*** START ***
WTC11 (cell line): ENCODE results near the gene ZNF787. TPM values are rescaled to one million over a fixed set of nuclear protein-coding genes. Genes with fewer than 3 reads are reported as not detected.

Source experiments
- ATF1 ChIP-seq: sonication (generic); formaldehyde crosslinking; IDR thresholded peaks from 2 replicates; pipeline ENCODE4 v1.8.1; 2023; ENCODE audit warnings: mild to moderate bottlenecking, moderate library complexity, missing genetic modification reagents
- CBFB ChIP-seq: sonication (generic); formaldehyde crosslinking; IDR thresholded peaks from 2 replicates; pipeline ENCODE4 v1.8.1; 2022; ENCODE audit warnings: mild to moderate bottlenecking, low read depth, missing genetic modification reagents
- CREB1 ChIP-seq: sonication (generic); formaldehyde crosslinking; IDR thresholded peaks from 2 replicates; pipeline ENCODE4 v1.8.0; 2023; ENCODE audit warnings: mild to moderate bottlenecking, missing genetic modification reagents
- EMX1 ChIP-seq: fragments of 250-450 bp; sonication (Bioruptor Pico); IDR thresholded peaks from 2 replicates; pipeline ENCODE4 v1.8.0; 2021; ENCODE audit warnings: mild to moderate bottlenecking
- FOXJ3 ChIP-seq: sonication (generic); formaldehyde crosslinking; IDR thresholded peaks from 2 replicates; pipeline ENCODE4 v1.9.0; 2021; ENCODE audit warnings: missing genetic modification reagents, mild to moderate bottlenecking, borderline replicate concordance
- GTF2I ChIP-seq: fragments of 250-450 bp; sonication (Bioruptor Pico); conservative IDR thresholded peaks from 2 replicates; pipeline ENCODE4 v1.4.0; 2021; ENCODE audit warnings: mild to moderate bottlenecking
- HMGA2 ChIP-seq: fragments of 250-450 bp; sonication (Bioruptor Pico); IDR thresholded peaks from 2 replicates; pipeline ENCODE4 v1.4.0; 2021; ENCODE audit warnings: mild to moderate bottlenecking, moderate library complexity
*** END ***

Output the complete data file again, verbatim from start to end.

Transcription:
WTC11 (cell line): ENCODE results near the gene ZNF787. TPM values are rescaled to one million over a fixed set of nuclear protein-coding genes. Genes with fewer than 3 reads are reported as not detected.

Source experiments
- ATF1 ChIP-seq: sonication (generic); formaldehyde crosslinking; IDR thresholded peaks from 2 replicates; pipeline ENCODE4 v1.8.1; 2023; ENCODE audit warnings: mild to moderate bottlenecking, moderate library complexity, missing genetic modification reagents
- CBFB ChIP-seq: sonication (generic); formaldehyde crosslinking; IDR thresholded peaks from 2 replicates; pipeline ENCODE4 v1.8.1; 2022; ENCODE audit warnings: mild to moderate bottlenecking, low read depth, missing genetic modification reagents
- CREB1 ChIP-seq: sonication (generic); formaldehyde crosslinking; IDR thresholded peaks from 2 replicates; pipeline ENCODE4 v1.8.0; 2023; ENCODE audit warnings: mild to moderate bottlenecking, missing genetic modification reagents
- EMX1 ChIP-seq: fragments of 250-450 bp; sonication (Bioruptor Pico); IDR thresholded peaks from 2 replicates; pipeline ENCODE4 v1.8.0; 2021; ENCODE audit warnings: mild to moderate bottlenecking
- FOXJ3 ChIP-seq: sonication (generic); formaldehyde crosslinking; IDR thresholded peaks from 2 replicates; pipeline ENCODE4 v1.9.0; 2021; ENCODE audit warnings: missing genetic modification reagents, mild to moderate bottlenecking, borderline replicate concordance
- GTF2I ChIP-seq: fragments of 250-450 bp; sonication (Bioruptor Pico); conservative IDR thresholded peaks from 2 replicates; pipeline ENCODE4 v1.4.0; 2021; ENCODE audit warnings: mild to moderate bottlenecking
- HMGA2 ChIP-seq: fragments of 250-450 bp; sonication (Bioruptor Pico); IDR thresholded peaks from 2 replicates; pipeline ENCODE4 v1.4.0; 2021; ENCODE audit warnings: mild to moderate bottlenecking, moderate library complexity